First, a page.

Just two seasons ago, it looked like the KC Royals had finally found a suitable replacement for Eric Hosmer, who'd rejected their free agency overtures and ventured west to San Diego after the 2017 campaign.
After a minor league season lost to the pandemic, Pratto exploded in 2021, first at Double-A Northwest Arkansas where he homered 13 times and slashed .271/.404/.570, and then at Triple-A Omaha, where he clubbed 15 more home runs and slashed .259/.367/.634. And he excelled defensively, winning a minor league Gold Glove for his play at first base.
And after posting an excellent .333/.545/.667 line over 10 Cactus League games in 2022, he seemed ready to step into, and fill, Hosmer's vacated first base shoes.
But the promise of 2022 disappeared quickly for Pratto. Beaten to the majors by fellow first sacker Vinnie Pasquantino, who the Royals called up in June, Pratto floundered after receiving his own call to Kansas City in July—struggling at .184 and striking out at an alarming rate, Pratto found himself back at Omaha with just a couple of weeks left in the campaign.
Nevertheless, the Royals decided to include Pratto in what they concede is a non-contending evaluation season. Sharing first base and DH duties with Pasquantino until the latter's torn labrum sidelined him for the rest of the season, Pratto is a player whose bat remains in question—he's hitting .238 with seven homers in 78 games and is striking out 37.5% of the time.
Now, he's on the IL with a groin strain, and all he can do is watch from the sidelines as a veteran Royals star may be threatening his spot at first base.
Are the KC Royals contemplating replacing Nick Pratto with Salvador Perez?
This is one of the biggest questions surrounding the Royals. Some probably thought the club was simply giving Perez a "rest" of sorts, or showcasing him for a possible trade, when on July 28 manager Matt Quatraro started him at first, a position he hadn't played since 2020, and before that 2018.
It's unlikely, though, that Perez was on the trade market stage that day: no contending team looking for a first baseman would, on the basis of just that game, jump on acquiring Perez to play first. Perhaps Quatraro was simply providing his All-Star backstop a break from the rigors of catching, or using Perez, among others, to fill in at first while Pratto mends.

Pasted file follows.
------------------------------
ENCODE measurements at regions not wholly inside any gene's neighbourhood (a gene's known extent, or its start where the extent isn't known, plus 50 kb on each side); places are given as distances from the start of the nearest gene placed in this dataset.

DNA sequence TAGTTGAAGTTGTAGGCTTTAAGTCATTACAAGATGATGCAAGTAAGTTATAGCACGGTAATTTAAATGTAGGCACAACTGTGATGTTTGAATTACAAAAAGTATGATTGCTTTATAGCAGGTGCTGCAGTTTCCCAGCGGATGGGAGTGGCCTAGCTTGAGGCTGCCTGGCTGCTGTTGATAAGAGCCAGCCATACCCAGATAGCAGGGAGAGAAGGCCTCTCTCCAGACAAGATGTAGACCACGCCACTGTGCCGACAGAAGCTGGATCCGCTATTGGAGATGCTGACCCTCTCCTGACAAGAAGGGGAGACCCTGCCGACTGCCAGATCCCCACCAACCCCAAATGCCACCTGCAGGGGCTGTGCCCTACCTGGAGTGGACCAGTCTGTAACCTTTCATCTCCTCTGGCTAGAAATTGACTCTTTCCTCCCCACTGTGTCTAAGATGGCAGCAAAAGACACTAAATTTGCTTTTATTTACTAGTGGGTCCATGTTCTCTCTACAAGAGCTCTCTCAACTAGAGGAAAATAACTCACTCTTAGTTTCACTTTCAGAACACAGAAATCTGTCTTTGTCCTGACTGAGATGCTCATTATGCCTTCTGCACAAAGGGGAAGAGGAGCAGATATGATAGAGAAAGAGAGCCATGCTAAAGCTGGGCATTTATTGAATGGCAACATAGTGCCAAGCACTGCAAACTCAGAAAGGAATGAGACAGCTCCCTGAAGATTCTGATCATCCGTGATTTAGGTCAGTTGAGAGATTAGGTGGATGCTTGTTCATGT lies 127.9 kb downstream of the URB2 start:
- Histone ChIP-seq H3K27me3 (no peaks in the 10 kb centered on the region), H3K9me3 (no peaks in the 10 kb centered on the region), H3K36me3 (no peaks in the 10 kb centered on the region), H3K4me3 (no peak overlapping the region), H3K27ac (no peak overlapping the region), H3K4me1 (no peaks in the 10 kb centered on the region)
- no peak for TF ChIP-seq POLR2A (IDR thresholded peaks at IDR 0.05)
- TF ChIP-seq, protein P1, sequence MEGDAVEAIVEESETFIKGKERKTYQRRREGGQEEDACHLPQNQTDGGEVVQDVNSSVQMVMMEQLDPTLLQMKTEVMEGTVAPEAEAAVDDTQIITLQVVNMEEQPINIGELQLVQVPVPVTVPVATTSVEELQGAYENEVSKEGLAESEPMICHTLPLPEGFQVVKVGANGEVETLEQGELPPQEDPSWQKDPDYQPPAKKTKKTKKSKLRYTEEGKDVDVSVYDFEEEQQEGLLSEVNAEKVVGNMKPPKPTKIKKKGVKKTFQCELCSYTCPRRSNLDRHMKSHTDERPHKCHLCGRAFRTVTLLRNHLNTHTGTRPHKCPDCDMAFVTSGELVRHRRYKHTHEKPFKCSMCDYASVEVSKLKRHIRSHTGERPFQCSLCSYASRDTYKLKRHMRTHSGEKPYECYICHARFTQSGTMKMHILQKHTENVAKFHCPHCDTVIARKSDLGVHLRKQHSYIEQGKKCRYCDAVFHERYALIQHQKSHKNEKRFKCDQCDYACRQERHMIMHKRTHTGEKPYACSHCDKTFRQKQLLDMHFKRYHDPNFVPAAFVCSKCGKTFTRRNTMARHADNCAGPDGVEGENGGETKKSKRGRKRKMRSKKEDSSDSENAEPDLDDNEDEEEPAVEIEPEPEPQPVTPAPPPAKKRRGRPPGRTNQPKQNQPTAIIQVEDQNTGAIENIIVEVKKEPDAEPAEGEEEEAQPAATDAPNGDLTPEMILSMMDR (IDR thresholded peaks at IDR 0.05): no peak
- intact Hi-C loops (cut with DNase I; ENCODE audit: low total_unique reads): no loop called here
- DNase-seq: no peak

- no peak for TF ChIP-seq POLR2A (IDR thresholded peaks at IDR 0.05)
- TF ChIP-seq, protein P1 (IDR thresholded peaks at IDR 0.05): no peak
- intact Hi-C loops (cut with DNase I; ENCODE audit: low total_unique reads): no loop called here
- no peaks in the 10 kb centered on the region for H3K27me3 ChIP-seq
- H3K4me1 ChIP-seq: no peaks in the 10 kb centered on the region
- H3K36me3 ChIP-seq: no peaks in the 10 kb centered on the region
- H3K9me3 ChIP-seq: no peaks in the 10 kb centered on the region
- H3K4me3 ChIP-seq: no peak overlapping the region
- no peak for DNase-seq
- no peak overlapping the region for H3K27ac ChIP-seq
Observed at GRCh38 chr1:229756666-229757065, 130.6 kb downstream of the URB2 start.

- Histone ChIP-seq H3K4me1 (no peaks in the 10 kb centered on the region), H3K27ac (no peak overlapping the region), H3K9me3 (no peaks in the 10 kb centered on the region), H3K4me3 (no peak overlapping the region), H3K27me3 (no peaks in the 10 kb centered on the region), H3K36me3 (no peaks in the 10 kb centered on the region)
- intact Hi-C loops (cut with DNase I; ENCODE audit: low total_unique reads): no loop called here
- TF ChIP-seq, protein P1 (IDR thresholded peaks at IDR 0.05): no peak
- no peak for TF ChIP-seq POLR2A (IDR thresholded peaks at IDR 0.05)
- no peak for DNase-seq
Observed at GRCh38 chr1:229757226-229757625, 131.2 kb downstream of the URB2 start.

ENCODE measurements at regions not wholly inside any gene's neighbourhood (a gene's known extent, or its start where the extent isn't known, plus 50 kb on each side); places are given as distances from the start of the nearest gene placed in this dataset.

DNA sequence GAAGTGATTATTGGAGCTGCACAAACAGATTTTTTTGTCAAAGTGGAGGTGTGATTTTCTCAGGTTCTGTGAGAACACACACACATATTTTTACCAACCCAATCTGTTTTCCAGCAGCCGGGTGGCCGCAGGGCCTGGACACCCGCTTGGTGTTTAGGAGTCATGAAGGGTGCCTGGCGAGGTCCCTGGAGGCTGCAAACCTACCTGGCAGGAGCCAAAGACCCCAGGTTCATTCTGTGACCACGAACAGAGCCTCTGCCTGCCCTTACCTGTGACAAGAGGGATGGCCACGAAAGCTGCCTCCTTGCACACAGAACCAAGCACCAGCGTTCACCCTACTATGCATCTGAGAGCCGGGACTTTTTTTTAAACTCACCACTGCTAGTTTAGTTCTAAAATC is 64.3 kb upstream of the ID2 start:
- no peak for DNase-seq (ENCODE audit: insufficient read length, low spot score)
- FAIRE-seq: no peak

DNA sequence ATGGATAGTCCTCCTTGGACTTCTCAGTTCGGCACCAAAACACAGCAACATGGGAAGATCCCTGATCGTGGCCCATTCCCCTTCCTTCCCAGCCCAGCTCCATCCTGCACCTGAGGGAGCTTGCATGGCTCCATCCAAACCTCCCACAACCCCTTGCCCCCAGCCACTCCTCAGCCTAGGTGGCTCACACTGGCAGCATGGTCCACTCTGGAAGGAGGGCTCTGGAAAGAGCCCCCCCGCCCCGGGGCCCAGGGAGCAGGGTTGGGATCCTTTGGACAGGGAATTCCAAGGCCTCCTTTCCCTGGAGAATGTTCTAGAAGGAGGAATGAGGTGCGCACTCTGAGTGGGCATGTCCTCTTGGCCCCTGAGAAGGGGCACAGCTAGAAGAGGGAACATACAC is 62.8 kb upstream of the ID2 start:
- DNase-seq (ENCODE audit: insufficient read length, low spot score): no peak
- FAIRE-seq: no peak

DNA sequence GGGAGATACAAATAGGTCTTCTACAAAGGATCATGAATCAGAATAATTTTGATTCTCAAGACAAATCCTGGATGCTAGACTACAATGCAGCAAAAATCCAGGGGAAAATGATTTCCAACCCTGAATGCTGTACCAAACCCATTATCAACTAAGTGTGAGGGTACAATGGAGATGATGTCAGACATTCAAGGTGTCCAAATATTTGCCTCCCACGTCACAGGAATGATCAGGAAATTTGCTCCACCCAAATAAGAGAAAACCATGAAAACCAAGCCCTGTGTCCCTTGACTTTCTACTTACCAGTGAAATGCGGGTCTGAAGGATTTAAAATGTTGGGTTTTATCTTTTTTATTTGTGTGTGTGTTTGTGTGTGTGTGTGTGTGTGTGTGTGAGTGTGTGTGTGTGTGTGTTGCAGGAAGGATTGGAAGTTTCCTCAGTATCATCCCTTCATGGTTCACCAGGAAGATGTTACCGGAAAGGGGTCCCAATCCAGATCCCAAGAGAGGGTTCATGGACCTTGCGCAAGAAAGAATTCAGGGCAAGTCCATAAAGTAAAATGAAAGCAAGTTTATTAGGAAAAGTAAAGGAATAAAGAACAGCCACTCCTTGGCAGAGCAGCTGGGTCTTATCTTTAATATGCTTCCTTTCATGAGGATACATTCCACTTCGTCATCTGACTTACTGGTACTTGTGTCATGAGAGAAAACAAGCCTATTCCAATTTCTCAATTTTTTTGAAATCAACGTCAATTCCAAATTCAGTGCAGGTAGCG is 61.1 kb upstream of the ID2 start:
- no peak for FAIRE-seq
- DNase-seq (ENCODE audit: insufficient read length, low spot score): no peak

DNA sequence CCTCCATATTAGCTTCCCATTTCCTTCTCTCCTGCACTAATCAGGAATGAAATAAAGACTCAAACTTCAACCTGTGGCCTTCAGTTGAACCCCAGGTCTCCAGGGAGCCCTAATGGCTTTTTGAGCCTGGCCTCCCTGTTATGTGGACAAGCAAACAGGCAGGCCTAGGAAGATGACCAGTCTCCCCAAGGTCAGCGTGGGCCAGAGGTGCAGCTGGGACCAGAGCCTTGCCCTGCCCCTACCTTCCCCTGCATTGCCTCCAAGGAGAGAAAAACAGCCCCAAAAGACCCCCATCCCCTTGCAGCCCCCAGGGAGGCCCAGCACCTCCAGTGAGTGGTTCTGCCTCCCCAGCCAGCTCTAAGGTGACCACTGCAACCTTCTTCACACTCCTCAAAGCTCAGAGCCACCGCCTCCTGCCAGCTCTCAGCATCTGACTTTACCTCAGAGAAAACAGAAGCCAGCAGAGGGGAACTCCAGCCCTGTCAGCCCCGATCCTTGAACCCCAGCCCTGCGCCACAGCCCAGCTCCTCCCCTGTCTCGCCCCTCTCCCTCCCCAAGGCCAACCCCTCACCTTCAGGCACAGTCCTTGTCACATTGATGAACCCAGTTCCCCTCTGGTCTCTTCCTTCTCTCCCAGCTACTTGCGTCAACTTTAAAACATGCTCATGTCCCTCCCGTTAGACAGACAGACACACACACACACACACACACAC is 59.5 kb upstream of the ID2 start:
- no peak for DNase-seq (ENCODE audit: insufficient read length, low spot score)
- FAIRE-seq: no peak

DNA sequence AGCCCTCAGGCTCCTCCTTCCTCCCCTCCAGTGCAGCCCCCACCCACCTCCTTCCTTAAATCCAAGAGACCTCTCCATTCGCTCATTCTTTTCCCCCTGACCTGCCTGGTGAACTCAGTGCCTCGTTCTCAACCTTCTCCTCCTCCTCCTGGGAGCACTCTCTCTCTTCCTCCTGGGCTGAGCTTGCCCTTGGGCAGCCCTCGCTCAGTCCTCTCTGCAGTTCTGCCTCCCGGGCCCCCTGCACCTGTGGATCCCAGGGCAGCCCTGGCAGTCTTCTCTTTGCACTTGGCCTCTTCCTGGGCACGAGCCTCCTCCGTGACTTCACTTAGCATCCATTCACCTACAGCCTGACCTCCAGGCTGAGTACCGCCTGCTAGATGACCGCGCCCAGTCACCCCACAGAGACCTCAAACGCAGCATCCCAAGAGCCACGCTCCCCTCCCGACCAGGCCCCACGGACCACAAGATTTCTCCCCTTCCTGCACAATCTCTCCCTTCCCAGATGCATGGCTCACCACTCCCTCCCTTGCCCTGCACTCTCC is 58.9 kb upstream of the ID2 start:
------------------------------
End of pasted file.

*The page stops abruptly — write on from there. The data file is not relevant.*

But the KC skipper didn't stop there. He's deployed Perez at first in three of the five games the Royals have played since, and has him scheduled to play there for the third straight time when the club faces Philadelphia tonight:
Difficult to discount, then, is the notion that Quatraro and general manager J.J. Picollo are considering moving Perez to first. Such a move makes some sense—the aches, pains and injuries that come from catching in the vast majority of games his 12 big league seasons encompass appear at times to be catching up with him. He's signed through 2025 (with a club option for 2026) and playing Perez at first, with occasional stints at DH and behind the plate, could help maximize his performance and tenure.
And the splendid play of rookie catcher Freddy Fermin, who's hitting .302 with a .342 OBP and a half-dozen home runs in 46 games, strengthens the argument for moving Perez.
What, though, would a decision to alter the defensive direction of Perez's possible Hall of Fame career mean for Pratto? A lot, especially with Pasquantino returning next season. Perez taking over at first would reduce, if not eliminate, Pratto's time there—Pasquantino's bat, which is better than Pratto's so far, means Pasquantino, the club's probable primary designated hitter next season, would likely get the bulk of first base playing time when Perez needs a turn at DH, leaving little, if any, room for Pratto.
Interesting to see will be whether the Royals transition Perez to first. What they're thinking, or not thinking, should become more apparent when Pratto returns to action.